Photos provided by Real Deal Steel.
When even folks outside of the Rust Belt discover a lack of project-level examples of a particular car without terminal rust, that typically means the market’s ripe for steel reproductions of that car. Such is the case with the 1966-1967 Chevrolet Chevy II, replica bodies of which recently began production.
Though Chevrolet sold more than 140,000 Chevy II hardtops those two years, Joe Whitaker of Real Deal Steel in Sanford, Florida, said it’s extremely difficult to find any that haven’t already been restored or hot rodded and that don’t have significant rust. “The ones you do see have huge holes in the fenders, the cowl and the roof skin,” he said.
Yet they remain popular, and the Taiwan-based supplier of sheetmetal panels for Real Deal Steel’s other fully assembled reproduction bodies – the tri-five Chevrolets, the first-generation Camaros, and the 1940 Ford – already had reproduced many of the Chevy II’s 60 or so panels. “When enough of the car is already finished and there’s not that many more pieces to do a full car, it just makes sense to go ahead and assemble entire reproduction bodies,” Whitaker said. “All the tooling for the Chevy II became available about two years ago, so we let them know we’d like to do it. We’d like to be somewhat eclectic and not do just ’57 Chevys but spread ourselves out a little in the enthusiast market.”
Whitaker said the 20- and 18-gauge high-strength automotive steel bodies, which Real Deal Steel assembles in Florida, replicate in precise detail the stock and largely original vehicles that the Taiwanese supplier uses for reference. “So if a model car has a flaw or modification, they’ll duplicate that to a T,” he said. “Sometimes we fix things as we go, and sometimes we let them know to modify their dies.”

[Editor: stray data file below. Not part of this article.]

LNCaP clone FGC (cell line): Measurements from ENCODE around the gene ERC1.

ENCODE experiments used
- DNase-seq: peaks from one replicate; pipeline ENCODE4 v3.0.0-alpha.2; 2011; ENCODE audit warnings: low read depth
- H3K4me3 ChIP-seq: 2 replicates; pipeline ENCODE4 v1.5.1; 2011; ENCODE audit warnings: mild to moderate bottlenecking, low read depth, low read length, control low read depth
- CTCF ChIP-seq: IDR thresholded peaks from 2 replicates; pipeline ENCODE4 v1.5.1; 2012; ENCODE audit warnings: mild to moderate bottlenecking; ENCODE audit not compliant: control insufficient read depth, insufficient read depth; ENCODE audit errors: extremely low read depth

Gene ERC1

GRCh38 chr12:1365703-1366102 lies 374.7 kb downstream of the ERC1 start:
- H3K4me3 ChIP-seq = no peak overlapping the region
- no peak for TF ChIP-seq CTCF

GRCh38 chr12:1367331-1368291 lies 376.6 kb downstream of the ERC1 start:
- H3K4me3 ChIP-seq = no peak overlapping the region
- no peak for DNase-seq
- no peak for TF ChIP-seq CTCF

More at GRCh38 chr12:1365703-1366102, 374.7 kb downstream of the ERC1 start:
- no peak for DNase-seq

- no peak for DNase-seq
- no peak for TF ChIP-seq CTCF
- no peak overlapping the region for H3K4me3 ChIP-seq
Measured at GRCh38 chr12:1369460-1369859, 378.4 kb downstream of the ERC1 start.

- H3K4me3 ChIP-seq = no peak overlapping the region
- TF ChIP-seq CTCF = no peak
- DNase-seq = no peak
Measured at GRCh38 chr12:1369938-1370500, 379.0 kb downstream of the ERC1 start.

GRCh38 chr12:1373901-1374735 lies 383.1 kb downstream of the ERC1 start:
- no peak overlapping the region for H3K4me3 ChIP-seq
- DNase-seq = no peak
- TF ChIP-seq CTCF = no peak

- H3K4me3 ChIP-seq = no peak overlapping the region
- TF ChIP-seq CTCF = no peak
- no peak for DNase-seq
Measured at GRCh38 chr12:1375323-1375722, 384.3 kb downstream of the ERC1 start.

The Chevy IIs, which Whitaker said will be available to accommodate floor-shift, column-shift, bench seat, and bucket seat configurations should take 10 to 11 days to assemble to begin with, but he anticipates whittling that down to eight days as production takes off.
“There’ll be no seam sealer, no body filler, no finishing, no sound deadener, no customizing, just a raw steel body,” he said.
Typical reproduction body customers, Whitaker found, tend to approach him for the same reason: Somebody enthusiastically buys a car expecting to restore or restomod it, sends it off to a shop, then finds after media blasting that the body had extensive rust hidden away and that the cost to repair all the rusted panels can exceed the original purchase price of the car. “All they get back is a pile of scrap metal and a VIN tag,” he said. “Now it’s just an excellent parts car.”
As for the legality of VIN transfers from the parts cars to reproduction bodies, Whitaker said that he tries to get involved in that issue as little as possible.
“I realize that’s a fine line because there are guys buying new bodies and putting factory VINs on them and passing them off as original rust-free cars,” he said. “Even if somebody builds a car and is honest to whoever he sells it to, who’s to say the buyer will be honest to the next guy? We just remind the shops we work with that it’s completely illegal to switch VINs. We can’t really give individuals legal advice, but generally if they destroy the old body and make it known, then the DMV or their sheriff or whoever, they’re not going to care.”
And while Whitaker said he knows of a few instances in which a shop built a handful of reproduction bodies into spec cars to sell at auction, he said nobody has yet taken advantage of the Low Volume Motor Vehicle Manufacturers Act of 2015 to offer turnkey replica vehicles based on Real Deal Steel-assembled bodies.
“Though somebody could certainly do eight or 10 or 20 cars a year,” he said. “I predict in the next two to three years you’ll see that happen.”
Real Deal Steel’s reproduction Chevy II bodies will range in price from $11,600 to $16,400. For more information, visit RealDealSteel.com.